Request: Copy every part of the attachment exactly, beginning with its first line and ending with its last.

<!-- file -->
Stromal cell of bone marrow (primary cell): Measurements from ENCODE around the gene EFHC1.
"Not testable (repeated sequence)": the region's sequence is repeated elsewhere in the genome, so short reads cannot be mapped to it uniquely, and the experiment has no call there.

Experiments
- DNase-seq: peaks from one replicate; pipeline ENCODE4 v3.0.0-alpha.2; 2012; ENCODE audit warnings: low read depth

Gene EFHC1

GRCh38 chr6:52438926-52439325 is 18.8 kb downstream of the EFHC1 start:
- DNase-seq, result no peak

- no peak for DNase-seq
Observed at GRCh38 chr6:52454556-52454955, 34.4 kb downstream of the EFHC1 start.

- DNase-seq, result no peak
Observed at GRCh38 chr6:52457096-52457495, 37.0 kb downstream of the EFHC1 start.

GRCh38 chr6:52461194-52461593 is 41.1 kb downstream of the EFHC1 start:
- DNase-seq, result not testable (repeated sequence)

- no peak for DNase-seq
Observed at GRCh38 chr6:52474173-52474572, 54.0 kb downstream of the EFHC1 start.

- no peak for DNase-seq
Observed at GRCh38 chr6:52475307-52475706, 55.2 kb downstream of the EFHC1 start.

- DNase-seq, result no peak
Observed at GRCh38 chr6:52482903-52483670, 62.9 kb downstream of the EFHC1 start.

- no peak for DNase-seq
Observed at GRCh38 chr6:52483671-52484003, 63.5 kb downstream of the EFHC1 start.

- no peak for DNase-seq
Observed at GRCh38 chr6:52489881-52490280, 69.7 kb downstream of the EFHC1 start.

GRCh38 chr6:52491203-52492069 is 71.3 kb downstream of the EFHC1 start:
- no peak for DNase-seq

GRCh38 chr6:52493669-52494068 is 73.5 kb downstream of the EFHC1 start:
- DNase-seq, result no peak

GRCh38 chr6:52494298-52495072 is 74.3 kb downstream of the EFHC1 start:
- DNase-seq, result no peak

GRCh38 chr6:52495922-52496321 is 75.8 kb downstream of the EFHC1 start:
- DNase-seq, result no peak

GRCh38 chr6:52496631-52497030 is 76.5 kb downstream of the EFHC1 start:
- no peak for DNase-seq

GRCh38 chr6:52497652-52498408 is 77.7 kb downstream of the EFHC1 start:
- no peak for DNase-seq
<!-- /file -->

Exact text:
Stromal cell of bone marrow (primary cell): Measurements from ENCODE around the gene EFHC1.
"Not testable (repeated sequence)": the region's sequence is repeated elsewhere in the genome, so short reads cannot be mapped to it uniquely, and the experiment has no call there.

Experiments
- DNase-seq: peaks from one replicate; pipeline ENCODE4 v3.0.0-alpha.2; 2012; ENCODE audit warnings: low read depth

Gene EFHC1

GRCh38 chr6:52438926-52439325 is 18.8 kb downstream of the EFHC1 start:
- DNase-seq, result no peak

- no peak for DNase-seq
Observed at GRCh38 chr6:52454556-52454955, 34.4 kb downstream of the EFHC1 start.

- DNase-seq, result no peak
Observed at GRCh38 chr6:52457096-52457495, 37.0 kb downstream of the EFHC1 start.

GRCh38 chr6:52461194-52461593 is 41.1 kb downstream of the EFHC1 start:
- DNase-seq, result not testable (repeated sequence)

- no peak for DNase-seq
Observed at GRCh38 chr6:52474173-52474572, 54.0 kb downstream of the EFHC1 start.

- no peak for DNase-seq
Observed at GRCh38 chr6:52475307-52475706, 55.2 kb downstream of the EFHC1 start.

- DNase-seq, result no peak
Observed at GRCh38 chr6:52482903-52483670, 62.9 kb downstream of the EFHC1 start.

- no peak for DNase-seq
Observed at GRCh38 chr6:52483671-52484003, 63.5 kb downstream of the EFHC1 start.

- no peak for DNase-seq
Observed at GRCh38 chr6:52489881-52490280, 69.7 kb downstream of the EFHC1 start.

GRCh38 chr6:52491203-52492069 is 71.3 kb downstream of the EFHC1 start:
- no peak for DNase-seq

GRCh38 chr6:52493669-52494068 is 73.5 kb downstream of the EFHC1 start:
- DNase-seq, result no peak

GRCh38 chr6:52494298-52495072 is 74.3 kb downstream of the EFHC1 start:
- DNase-seq, result no peak

GRCh38 chr6:52495922-52496321 is 75.8 kb downstream of the EFHC1 start:
- DNase-seq, result no peak

GRCh38 chr6:52496631-52497030 is 76.5 kb downstream of the EFHC1 start:
- no peak for DNase-seq

GRCh38 chr6:52497652-52498408 is 77.7 kb downstream of the EFHC1 start:
- no peak for DNase-seq